Home Math Adjoint Brascamp-Lieb inequalities | What’s new

Adjoint Brascamp-Lieb inequalities | What’s new

Adjoint Brascamp-Lieb inequalities | What’s new


Jon Bennett and I’ve simply uploaded to the arXiv our paper “Adjoint Brascamp-Lieb inequalities“. On this paper, we observe that the household of multilinear inequalities often known as the Brascamp-Lieb inequalities (or Holder-Brascamp-Lieb inequalities) admit an adjoint formulation, and discover the speculation of those adjoint inequalities and a few of their penalties.

To inspire issues allow us to overview the classical concept of adjoints for linear operators. If one has a bounded linear operator {T: L^p(X) rightarrow L^q(Y)} for some measure areas {X,Y} and exponents {1 < p, q < infty}, then one can outline an adjoint linear operator {T^*: L^{q'}(Y) rightarrow L^{p'}(X)} involving the twin exponents {frac{1}{p}+frac{1}{p'} = frac{1}{q}+frac{1}{q'} = 1}, obeying (formally no less than) the duality relation

displaystyle  langle Tf, g rangle = langle f, T^* g rangle      (1)

for appropriate take a look at capabilities {f, g} on {X, Y} respectively. Utilizing the twin characterization

displaystyle  |f|_{L^{p'}(X)} = sup_{g: |g|_{L^p(X)} leq 1} |langle f, g rangle|

of {L^{p'}(X)} (and equally for {L^{q'}(Y)}), one can present that {T^*} has the identical operator norm as {T}.

There’s a barely completely different method to proceed utilizing Hölder’s inequality. For sake of exposition allow us to make the simplifying assumption that {T} (and therefore additionally {T^*}) maps non-negative capabilities to non-negative capabilities, and ignore problems with convergence or division by zero within the formal calculations under. Then for any affordable perform {g} on {Y}, we have now

displaystyle  | T^* g |_{L^{p'}(X)}^{p'} = langle (T^* g)^{p'-1}, T^* g rangle = langle T (T^* g)^{p'-1}, g rangle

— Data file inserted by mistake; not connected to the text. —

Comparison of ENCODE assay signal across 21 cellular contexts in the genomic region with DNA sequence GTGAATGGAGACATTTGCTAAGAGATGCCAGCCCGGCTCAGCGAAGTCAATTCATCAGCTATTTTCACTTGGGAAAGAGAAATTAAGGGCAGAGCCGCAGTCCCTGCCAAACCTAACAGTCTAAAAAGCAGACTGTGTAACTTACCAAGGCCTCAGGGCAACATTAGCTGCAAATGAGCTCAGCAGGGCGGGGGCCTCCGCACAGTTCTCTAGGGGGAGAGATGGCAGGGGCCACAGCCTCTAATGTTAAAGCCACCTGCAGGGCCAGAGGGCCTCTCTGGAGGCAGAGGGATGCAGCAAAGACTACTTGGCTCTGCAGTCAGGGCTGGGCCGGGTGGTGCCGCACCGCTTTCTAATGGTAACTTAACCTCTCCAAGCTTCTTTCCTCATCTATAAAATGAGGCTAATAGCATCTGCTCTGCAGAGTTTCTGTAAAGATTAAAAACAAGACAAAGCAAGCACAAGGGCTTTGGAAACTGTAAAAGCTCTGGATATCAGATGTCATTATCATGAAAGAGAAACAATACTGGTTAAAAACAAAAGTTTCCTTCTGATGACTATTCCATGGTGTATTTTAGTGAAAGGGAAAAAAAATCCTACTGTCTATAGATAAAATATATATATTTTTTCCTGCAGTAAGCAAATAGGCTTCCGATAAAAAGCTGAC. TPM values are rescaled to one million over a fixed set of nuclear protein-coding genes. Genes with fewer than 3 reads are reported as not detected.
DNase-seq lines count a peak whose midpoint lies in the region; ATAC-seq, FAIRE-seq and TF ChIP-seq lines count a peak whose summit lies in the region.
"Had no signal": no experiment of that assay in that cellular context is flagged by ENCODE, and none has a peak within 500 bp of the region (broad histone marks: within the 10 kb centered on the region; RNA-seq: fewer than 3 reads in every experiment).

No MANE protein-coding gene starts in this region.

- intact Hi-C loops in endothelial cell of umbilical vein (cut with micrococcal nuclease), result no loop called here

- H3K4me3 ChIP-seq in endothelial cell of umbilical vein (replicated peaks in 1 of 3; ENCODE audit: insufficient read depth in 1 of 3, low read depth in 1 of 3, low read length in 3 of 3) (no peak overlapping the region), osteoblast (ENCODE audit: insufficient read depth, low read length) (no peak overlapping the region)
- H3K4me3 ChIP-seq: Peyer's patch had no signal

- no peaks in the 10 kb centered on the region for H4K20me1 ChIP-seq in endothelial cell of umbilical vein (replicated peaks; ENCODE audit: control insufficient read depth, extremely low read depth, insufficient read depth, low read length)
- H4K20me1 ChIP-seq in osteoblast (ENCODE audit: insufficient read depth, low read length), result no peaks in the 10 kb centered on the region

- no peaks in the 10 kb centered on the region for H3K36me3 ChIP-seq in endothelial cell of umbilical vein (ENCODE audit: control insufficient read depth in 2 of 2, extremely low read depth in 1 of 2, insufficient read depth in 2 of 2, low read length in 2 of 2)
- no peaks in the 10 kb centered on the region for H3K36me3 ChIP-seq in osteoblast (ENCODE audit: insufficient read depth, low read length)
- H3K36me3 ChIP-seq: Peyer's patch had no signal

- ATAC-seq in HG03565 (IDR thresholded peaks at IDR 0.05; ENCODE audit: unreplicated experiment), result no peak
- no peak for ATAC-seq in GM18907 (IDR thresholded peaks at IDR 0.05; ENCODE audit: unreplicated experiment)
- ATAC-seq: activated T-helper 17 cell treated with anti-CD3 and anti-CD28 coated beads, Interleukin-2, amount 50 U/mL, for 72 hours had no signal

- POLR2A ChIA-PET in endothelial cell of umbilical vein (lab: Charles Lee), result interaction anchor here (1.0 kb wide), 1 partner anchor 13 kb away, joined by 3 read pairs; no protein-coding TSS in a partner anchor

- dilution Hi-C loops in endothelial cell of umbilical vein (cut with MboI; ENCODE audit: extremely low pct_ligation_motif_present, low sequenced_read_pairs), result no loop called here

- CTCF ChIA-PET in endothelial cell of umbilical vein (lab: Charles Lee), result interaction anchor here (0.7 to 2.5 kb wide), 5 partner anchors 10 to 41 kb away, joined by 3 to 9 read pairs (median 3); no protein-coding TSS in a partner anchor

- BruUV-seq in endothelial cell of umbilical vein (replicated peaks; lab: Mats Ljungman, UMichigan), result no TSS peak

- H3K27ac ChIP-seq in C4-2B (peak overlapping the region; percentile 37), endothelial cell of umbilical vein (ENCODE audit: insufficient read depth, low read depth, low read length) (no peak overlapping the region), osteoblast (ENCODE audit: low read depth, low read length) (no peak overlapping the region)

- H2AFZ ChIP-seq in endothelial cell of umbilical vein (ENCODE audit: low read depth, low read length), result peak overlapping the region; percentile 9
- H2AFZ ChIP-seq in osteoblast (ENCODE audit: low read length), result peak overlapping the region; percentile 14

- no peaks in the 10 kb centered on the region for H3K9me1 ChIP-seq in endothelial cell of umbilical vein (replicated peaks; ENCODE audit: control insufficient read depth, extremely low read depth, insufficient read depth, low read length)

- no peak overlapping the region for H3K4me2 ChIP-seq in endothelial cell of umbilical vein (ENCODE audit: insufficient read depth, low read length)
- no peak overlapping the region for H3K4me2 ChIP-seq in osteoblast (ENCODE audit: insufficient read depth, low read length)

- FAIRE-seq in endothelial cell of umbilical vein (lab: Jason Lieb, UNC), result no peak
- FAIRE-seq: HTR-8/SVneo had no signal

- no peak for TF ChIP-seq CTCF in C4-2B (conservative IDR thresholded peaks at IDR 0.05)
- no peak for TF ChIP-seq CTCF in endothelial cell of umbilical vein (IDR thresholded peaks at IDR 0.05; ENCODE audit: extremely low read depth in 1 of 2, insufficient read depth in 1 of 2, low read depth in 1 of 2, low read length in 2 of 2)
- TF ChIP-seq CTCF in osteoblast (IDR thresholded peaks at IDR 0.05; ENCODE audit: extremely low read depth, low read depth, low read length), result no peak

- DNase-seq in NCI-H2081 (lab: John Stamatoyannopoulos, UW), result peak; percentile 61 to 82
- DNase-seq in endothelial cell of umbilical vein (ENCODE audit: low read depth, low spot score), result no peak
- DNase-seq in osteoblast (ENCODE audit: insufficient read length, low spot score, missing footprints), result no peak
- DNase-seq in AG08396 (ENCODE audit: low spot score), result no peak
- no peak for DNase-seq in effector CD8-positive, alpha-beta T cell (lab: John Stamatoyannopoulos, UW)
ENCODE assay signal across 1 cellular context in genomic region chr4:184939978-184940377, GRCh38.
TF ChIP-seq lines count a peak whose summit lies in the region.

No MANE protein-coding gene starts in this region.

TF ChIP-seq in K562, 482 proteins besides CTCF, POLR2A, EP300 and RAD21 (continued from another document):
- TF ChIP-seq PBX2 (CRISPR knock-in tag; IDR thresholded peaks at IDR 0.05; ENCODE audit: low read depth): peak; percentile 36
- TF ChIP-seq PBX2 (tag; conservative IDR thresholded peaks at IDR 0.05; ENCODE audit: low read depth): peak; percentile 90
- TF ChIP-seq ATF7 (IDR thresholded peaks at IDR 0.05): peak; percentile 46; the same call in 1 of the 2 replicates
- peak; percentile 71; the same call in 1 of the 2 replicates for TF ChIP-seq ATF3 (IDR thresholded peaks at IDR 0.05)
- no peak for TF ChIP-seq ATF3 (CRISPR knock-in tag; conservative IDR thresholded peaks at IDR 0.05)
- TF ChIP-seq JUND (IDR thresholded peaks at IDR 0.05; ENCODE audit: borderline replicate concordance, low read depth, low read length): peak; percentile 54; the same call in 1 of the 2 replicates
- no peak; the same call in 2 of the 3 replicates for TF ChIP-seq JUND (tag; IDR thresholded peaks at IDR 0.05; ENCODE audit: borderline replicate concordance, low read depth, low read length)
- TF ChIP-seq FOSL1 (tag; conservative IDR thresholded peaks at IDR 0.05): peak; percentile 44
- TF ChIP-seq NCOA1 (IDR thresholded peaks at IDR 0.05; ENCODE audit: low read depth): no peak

displaystyle  leq |T|_{op} |(T^* g)^{p'-1}|_{L^p(X)} |g|_{L^{p'}(Y)}

displaystyle  = |T|_{op} |T^* g |_{L^{p'}(X)}^{p'-1} |g|_{L^{p'}(Y)};

by (1) and Hölder; dividing out by {|T^* g |_{L^{p'}(X)}^{p'-1}} we acquire {|T^*|_{op} leq |T|_{op}}, and an identical argument additionally recovers the reverse inequality.

The primary argument additionally extends to some extent to multilinear operators. For example if one has a bounded bilinear operator {B: L^p(X) times L^q(Y) rightarrow L^r(Z)} for {1 < p,q,r < infty} then one can then outline adjoint bilinear operators {B^{*1}: L^q(Y) times L^{r'}(Z) rightarrow L^{p'}(X)} and {B^{*2}: L^p(X) times L^{r'}(Z) rightarrow L^{q'}(Y)} obeying the relations

displaystyle  langle B(f, g),h rangle = langle B^{*1}(g,h), f rangle = langle B^{*2}(f,h), g rangle

and with precisely the identical operator norm as {B}. It is usually doable, formally no less than, to adapt the Hölder inequality argument to succeed in the identical conclusion.

On this paper we observe that the Hölder inequality argument could be modified within the case of Brascamp-Lieb inequalities to acquire a special kind of adjoint inequality. (Steady) Brascamp-Lieb inequalities take the shape

displaystyle  int_{{bf R}^d} prod_{i=1}^k f_i^{c_i} circ B_i leq mathrm{BL}(mathbf{B},mathbf{c}) (prod_{i=1}^k int_{{bf R}^{d_i}} f_i)^{c_i}

for numerous exponents {c_1,dots,c_k} and surjective linear maps {B_i: {bf R}^d rightarrow {bf R}^{d_i}}, the place {f_i: {bf R}^{d_i} rightarrow {bf R}} are arbitrary non-negative measurable capabilities and {mathrm{BL}(mathbf{B},mathbf{c})} is the very best fixed for which this inequality holds for all such {f_i}. [There is also another inequality involving variances with respect to log-concave distributions that is also due to Brascamp and Lieb, but it is not related to the inequalities discussed here.] Well-known examples of such inequalities embrace Hölder’s inequality and the sharp Younger convolution inequality; one other is the Loomis-Whitney inequality, the primary non-trivial instance of which is

displaystyle  int_{{bf R}^3} f(y,z)^{1/2} g(x,z)^{1/2} h(x,y)^{1/2}